We use multiple model and crop species in our work. From top left, Arabidopsis thaliana, Arabis alpina, Brassica napus (oilseed rape), Pisum sativum (garden pea), Solanum lycopersicon (tomato), Fallopia japonica (Japanese knotweed), Triticum aestivum (wheat), Hordeum vulgarum (barley).
We have been heavily involved in defining the core mechanism of strigolactone signalling in flowering plants, but much remains to be understood about downstream signalling events. Furthermore, evolutionary analyses suggest that the strigolactone signalling pathway we have defined had only evolved relatively recently. We aim to dissect strigolactone signalling in a range of plant species at greater depth.
While we know a huge amount regarding how plants initiate flowering, we know almost nothing about the mechanisms that bring about the end of flowering. This project extends our previous work on the hormonal regulation of shoot architecture to look at the events which occur after flowering in both annual and perennial plants. How do plants know when to stop flowering, when to stop producing fruit and when to stop growing? We believe that three interacting ‘post-floral processes’ regulate the end of flowering, fruiting and growth. These processes — floral arrest, carpic dominance and interchangeable dominance — are very poorly characterised, and we aim to define their roles in post-floral development, and the molecular mechanisms by which they act. We hypothesise that differently wired interactions between these processes may result in the varied life-history strategies found between flowering species, and aim to test this idea.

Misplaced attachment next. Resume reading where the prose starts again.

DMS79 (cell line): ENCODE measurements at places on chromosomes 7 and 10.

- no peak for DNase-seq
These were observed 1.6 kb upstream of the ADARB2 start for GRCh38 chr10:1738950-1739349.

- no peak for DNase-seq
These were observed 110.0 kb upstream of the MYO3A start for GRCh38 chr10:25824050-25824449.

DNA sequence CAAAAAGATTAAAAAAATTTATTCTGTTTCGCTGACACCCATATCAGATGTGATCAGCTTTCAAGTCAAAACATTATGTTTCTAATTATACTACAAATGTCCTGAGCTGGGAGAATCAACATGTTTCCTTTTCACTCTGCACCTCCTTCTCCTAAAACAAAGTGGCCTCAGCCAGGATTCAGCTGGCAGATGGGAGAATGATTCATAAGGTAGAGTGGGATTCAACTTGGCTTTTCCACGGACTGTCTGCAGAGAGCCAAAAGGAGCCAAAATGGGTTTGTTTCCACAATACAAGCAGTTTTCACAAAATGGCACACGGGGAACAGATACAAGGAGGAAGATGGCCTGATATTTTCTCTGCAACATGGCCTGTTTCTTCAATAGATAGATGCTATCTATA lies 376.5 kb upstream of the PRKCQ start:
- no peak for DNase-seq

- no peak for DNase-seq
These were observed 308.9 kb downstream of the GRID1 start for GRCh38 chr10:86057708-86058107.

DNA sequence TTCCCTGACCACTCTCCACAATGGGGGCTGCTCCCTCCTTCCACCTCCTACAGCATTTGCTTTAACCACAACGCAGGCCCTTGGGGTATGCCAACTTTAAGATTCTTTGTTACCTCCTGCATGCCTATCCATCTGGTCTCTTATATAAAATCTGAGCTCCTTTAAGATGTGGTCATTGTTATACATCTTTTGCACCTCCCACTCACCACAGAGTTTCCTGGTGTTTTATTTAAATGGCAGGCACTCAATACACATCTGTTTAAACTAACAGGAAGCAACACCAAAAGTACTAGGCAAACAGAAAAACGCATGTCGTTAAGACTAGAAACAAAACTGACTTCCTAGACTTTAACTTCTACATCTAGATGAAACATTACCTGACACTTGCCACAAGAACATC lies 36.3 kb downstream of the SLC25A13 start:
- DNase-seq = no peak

This project builds on our long-standing interest in the regulation of shoot branching. Shoot branching, biomass and flowering are closely interlinked parameters that determine crop productivity and yield. Plants are inherently ‘cautious’ about resource use, and therefore limit their own growth, even when external factors (light, mineral nutrients, water) are not limiting. We want to identify the mechanisms that plants use to assess available resources, and the processing mechanisms that result in growth limitations. We aim to define the effects this has on plant growth, and particularly to assess whether self-limitation is a relevant factor in limiting crop yields under field conditions.